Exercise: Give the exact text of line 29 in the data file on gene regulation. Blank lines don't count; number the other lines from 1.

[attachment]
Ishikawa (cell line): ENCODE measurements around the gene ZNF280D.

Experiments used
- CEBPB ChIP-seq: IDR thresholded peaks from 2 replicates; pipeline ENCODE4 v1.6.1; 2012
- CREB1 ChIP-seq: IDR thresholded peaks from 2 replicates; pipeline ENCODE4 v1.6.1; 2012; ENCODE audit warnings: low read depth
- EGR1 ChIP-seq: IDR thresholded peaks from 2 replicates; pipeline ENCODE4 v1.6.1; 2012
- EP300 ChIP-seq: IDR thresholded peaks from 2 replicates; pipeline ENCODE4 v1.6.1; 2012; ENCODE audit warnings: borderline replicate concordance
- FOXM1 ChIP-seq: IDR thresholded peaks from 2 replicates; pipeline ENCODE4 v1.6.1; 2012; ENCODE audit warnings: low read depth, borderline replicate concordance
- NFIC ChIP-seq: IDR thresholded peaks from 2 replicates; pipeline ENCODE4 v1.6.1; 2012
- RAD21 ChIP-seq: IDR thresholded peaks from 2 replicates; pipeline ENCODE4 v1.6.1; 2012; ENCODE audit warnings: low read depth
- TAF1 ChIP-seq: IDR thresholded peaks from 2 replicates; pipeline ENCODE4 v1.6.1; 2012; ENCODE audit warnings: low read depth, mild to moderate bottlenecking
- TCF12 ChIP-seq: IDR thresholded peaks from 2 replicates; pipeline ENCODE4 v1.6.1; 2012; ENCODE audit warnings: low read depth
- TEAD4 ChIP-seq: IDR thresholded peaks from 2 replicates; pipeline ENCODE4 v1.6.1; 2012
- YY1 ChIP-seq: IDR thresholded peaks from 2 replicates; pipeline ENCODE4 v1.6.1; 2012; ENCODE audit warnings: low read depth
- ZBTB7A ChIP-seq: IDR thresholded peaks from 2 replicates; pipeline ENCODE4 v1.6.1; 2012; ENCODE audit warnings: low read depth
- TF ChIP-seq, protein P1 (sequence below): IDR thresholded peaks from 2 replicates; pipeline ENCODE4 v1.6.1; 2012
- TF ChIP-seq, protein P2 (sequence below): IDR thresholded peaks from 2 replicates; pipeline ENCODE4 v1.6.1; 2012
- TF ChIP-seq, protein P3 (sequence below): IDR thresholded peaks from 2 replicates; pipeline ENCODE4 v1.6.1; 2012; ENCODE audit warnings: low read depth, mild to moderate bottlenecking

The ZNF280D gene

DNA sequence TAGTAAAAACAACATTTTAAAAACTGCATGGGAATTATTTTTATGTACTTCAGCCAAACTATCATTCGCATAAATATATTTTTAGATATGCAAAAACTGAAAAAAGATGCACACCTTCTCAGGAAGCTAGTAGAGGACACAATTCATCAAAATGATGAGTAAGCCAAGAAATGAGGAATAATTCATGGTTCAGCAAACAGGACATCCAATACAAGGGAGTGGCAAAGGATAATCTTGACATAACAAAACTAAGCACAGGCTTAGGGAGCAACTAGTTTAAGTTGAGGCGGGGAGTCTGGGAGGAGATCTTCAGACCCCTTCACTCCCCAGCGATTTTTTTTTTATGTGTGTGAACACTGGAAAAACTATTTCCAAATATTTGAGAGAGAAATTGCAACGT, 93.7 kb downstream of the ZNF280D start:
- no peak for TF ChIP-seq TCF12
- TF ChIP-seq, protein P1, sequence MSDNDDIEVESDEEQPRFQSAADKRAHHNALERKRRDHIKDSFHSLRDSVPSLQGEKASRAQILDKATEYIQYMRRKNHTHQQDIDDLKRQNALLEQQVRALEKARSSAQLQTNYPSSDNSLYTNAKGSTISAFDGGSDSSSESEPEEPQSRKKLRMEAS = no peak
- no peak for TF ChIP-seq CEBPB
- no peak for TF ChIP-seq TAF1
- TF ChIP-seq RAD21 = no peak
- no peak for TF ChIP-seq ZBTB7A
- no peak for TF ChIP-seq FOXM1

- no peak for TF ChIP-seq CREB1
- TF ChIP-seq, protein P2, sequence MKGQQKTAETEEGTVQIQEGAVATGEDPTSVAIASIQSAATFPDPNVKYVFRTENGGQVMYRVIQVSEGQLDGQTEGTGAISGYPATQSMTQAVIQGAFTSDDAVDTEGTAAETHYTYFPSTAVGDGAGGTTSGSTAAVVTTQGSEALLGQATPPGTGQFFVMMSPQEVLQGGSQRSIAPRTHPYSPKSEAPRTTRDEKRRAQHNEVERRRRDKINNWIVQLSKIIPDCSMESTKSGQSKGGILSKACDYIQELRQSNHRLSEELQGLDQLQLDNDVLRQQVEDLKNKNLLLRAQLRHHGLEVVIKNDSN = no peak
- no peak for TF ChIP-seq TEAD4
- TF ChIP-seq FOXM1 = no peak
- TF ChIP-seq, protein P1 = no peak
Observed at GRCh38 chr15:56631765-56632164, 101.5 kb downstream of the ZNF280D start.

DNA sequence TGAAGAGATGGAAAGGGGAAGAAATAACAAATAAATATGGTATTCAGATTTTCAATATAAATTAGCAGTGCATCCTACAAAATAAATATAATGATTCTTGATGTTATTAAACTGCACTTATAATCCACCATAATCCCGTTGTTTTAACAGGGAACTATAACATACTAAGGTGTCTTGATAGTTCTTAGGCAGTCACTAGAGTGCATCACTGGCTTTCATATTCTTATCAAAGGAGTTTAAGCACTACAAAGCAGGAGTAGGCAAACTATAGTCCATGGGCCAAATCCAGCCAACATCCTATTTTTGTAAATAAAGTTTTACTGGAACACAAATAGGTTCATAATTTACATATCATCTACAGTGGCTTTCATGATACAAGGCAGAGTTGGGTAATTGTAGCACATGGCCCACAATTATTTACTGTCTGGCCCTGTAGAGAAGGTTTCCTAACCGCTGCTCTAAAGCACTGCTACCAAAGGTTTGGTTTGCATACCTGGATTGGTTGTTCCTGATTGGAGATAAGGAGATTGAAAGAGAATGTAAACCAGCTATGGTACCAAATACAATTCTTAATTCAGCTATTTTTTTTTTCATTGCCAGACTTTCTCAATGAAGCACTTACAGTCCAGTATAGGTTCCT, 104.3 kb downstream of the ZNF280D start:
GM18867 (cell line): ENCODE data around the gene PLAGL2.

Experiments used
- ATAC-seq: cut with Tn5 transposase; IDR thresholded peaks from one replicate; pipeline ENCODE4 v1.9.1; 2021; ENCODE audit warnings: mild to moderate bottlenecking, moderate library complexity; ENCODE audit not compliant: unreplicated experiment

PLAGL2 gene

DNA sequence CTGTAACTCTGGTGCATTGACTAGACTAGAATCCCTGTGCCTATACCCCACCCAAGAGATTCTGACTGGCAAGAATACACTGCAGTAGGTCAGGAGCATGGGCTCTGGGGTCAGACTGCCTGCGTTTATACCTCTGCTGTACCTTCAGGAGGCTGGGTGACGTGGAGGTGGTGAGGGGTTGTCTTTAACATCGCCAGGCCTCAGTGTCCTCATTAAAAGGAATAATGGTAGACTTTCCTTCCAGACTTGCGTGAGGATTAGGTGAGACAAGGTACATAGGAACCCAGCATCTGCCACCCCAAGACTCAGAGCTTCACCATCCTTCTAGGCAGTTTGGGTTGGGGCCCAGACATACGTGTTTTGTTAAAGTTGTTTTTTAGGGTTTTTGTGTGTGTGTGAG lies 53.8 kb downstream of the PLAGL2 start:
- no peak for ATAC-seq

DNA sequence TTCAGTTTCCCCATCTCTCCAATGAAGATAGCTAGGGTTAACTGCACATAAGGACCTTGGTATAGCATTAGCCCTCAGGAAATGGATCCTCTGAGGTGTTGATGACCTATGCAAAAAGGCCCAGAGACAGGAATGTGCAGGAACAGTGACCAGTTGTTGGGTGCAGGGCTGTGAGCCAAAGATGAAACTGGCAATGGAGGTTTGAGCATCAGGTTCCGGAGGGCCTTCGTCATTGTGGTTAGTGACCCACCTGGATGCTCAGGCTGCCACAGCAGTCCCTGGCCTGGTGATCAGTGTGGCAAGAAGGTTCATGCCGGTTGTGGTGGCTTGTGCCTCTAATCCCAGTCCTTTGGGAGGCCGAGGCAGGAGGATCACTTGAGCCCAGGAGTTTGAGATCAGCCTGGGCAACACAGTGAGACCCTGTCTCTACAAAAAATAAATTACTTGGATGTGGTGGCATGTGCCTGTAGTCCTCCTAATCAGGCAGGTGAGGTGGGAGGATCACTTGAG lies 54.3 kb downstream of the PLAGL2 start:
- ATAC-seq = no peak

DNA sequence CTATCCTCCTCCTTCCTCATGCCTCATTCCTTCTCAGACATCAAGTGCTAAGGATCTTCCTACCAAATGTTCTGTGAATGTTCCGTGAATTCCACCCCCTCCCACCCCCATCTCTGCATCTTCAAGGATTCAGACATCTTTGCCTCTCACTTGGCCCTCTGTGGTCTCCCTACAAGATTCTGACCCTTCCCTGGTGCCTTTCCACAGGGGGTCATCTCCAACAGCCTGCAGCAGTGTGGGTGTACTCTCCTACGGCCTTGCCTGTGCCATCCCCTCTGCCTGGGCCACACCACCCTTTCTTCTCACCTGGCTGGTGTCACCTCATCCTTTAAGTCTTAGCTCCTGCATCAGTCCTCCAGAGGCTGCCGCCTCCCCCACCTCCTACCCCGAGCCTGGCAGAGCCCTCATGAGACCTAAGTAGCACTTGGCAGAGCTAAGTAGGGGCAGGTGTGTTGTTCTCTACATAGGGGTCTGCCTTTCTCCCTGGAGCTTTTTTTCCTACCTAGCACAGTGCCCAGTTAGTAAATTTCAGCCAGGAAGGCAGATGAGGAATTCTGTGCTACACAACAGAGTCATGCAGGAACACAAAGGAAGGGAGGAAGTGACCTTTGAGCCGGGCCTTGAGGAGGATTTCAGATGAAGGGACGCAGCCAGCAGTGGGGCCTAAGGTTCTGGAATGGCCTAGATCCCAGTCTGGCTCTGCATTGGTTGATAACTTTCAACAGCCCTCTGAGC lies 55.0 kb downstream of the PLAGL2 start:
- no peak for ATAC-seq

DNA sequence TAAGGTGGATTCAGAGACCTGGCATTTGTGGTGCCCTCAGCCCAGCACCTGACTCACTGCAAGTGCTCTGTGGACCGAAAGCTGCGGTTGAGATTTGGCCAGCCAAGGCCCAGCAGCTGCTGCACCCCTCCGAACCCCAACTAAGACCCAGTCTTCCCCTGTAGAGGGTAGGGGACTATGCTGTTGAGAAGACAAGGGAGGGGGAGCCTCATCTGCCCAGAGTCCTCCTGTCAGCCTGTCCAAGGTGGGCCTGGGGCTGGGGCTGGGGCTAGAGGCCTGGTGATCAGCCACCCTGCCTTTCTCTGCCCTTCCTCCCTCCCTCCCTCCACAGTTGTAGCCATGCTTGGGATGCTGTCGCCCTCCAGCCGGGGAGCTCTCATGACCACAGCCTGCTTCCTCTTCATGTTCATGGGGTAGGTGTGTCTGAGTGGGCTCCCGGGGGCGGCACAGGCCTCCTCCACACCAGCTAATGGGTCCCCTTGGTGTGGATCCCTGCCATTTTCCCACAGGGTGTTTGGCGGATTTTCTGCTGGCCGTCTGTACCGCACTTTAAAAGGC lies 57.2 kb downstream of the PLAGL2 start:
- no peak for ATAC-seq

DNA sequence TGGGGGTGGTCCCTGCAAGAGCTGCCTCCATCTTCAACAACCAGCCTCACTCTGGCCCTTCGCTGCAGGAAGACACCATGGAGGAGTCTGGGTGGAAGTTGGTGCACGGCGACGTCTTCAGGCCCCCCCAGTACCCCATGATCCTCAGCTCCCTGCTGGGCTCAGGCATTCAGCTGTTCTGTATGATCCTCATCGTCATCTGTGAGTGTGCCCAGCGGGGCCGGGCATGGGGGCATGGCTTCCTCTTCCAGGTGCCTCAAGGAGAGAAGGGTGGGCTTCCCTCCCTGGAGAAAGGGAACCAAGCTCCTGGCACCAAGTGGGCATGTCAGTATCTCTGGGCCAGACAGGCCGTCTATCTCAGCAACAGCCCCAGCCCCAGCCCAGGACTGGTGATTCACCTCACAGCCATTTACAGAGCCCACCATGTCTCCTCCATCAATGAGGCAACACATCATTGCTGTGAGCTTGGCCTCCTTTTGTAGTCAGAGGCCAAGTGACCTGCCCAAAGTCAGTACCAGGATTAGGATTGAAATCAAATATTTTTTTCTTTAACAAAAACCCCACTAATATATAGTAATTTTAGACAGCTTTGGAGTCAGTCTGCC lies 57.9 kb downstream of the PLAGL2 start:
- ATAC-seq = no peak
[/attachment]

- no peak for TF ChIP-seq TEAD4